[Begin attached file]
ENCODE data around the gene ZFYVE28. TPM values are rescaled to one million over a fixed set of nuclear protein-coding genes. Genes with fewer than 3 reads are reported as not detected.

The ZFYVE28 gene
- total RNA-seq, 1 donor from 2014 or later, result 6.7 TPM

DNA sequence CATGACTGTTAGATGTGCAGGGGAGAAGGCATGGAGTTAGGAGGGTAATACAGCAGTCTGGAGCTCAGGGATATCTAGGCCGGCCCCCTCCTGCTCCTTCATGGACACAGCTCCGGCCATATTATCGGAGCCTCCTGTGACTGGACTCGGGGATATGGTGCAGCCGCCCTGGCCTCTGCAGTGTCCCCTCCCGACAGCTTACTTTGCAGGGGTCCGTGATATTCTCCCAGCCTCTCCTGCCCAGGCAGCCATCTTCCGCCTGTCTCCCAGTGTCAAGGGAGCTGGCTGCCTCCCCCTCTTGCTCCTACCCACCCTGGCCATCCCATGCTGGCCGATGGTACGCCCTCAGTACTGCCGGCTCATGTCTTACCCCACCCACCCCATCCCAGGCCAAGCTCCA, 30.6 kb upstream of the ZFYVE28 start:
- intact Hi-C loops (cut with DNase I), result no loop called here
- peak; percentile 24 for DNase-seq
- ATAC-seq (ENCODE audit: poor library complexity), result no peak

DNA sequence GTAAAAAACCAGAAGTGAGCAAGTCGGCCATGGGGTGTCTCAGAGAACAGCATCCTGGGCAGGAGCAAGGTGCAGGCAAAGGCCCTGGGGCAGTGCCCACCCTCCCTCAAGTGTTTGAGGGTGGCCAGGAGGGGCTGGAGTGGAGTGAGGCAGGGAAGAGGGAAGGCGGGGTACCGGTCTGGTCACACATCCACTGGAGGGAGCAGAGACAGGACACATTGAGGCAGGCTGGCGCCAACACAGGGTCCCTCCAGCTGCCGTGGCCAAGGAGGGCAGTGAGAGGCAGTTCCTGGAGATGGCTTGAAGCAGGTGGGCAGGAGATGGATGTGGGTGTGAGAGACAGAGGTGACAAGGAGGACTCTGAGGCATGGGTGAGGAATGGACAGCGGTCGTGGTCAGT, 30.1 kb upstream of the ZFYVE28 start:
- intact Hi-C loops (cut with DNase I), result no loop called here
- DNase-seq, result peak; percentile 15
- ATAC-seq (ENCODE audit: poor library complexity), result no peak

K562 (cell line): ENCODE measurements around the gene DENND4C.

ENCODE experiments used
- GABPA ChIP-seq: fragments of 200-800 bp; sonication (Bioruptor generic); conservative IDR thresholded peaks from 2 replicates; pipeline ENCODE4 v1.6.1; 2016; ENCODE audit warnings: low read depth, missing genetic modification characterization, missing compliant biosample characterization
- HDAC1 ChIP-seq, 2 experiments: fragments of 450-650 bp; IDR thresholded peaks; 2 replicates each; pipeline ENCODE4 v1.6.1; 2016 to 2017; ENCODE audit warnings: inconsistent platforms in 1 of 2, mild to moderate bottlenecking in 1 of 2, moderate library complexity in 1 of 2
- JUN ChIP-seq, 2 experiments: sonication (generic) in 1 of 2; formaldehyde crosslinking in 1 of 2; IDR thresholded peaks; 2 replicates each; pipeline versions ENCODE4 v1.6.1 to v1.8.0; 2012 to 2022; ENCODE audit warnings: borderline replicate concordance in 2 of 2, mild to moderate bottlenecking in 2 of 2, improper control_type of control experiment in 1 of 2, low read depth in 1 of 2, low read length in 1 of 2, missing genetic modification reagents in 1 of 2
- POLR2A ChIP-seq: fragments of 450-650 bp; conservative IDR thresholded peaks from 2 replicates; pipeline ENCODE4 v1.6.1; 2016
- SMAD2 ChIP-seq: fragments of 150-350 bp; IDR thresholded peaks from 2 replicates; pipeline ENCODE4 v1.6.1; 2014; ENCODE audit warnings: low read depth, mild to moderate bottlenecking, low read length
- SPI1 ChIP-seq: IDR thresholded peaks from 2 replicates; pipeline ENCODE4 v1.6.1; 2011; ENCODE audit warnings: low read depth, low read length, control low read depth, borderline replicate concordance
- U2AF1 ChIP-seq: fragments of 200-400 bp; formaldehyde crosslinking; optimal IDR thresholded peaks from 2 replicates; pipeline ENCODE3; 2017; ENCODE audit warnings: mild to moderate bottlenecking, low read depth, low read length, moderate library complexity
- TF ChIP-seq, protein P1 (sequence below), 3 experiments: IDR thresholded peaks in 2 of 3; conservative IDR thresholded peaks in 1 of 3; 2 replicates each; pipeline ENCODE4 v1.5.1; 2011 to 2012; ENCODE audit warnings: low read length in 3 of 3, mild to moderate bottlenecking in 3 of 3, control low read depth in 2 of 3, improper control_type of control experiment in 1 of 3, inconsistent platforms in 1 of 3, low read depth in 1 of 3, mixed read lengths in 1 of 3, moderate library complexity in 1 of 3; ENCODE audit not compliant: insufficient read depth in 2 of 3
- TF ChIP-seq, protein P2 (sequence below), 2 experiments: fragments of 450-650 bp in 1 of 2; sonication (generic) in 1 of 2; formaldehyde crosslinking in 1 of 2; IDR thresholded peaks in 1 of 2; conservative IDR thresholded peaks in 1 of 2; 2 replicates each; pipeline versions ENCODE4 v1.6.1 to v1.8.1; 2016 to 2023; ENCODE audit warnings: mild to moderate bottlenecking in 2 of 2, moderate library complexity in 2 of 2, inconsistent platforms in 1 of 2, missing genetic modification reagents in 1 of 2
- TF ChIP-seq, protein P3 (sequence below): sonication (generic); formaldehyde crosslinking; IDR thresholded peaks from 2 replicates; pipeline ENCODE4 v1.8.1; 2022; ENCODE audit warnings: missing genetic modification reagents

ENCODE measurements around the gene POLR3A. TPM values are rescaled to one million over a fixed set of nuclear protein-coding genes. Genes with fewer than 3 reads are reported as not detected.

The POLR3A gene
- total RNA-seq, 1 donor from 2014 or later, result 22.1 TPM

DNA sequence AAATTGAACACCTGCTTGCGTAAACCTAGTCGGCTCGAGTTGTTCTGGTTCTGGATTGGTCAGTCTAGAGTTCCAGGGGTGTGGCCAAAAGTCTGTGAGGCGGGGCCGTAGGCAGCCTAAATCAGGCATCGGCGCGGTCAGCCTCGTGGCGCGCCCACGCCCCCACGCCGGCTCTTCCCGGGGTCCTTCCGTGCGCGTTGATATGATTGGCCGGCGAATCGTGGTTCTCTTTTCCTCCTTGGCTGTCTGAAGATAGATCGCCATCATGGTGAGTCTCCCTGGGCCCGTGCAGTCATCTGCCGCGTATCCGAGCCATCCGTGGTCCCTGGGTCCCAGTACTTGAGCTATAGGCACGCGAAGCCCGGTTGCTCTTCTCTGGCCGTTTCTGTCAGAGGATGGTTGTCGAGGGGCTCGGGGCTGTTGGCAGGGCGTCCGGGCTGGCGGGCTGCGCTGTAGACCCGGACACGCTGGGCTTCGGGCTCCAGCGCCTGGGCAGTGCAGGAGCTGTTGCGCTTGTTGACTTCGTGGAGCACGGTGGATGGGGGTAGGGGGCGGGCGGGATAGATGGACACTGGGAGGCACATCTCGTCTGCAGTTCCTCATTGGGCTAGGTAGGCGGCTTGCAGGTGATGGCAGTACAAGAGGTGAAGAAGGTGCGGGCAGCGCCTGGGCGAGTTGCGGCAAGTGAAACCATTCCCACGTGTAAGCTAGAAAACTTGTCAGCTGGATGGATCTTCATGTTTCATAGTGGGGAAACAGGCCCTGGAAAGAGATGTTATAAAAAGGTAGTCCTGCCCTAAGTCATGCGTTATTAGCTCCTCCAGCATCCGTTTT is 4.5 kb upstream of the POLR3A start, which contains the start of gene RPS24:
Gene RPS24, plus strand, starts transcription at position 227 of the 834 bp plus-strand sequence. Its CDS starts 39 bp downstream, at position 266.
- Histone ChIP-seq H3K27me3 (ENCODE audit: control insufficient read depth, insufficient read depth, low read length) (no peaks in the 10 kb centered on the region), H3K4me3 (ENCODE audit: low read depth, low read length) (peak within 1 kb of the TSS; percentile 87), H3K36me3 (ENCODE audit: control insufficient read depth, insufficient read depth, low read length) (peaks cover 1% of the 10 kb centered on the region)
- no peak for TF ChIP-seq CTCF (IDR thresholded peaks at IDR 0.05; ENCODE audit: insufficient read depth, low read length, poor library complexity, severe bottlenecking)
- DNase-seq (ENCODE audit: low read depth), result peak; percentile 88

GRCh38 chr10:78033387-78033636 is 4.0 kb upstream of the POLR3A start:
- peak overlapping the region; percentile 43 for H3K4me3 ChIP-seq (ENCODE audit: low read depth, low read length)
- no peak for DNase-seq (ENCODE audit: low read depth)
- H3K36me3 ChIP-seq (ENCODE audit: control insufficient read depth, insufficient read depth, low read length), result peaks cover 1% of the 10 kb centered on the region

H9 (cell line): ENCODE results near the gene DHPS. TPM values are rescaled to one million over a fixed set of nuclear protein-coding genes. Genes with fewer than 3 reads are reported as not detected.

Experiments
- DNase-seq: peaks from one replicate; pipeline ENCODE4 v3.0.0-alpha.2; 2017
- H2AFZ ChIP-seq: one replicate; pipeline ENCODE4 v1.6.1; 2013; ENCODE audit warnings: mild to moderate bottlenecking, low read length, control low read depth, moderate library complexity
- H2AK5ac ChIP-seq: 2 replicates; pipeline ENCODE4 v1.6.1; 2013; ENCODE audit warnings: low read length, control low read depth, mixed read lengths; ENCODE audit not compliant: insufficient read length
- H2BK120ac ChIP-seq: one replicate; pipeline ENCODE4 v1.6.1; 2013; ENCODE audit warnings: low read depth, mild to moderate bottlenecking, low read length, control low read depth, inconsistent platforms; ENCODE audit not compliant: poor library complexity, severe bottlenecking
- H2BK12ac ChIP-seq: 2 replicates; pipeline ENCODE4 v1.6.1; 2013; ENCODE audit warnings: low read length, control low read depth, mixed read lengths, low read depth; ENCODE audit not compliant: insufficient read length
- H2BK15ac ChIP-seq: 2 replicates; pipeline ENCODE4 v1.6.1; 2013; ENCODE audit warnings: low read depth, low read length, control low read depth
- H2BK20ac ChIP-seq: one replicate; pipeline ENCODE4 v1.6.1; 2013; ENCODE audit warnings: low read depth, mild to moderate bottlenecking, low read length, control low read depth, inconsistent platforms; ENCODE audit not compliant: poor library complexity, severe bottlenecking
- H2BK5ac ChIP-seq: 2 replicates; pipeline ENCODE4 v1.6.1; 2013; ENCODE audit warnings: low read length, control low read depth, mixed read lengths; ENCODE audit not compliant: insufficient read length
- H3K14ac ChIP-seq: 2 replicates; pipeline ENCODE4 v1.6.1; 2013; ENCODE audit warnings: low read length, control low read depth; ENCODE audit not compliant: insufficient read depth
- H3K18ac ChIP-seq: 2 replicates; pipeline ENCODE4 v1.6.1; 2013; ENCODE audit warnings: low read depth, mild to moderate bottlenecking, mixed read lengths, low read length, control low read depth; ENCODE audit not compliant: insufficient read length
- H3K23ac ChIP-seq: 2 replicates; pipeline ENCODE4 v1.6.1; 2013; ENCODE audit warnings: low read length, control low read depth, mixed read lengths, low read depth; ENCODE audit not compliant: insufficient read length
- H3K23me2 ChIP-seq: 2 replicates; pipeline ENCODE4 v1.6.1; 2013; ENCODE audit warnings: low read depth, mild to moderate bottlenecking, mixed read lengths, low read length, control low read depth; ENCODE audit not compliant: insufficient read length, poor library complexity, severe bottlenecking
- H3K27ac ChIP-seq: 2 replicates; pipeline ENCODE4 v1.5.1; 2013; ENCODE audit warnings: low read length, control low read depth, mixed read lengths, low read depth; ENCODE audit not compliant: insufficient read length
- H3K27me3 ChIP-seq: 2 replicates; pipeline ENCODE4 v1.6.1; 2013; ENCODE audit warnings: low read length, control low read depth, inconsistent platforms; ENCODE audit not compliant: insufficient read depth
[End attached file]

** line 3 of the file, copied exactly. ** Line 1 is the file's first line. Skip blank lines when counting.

- total RNA-seq, 1 donor from 2014 or later, result 6.7 TPM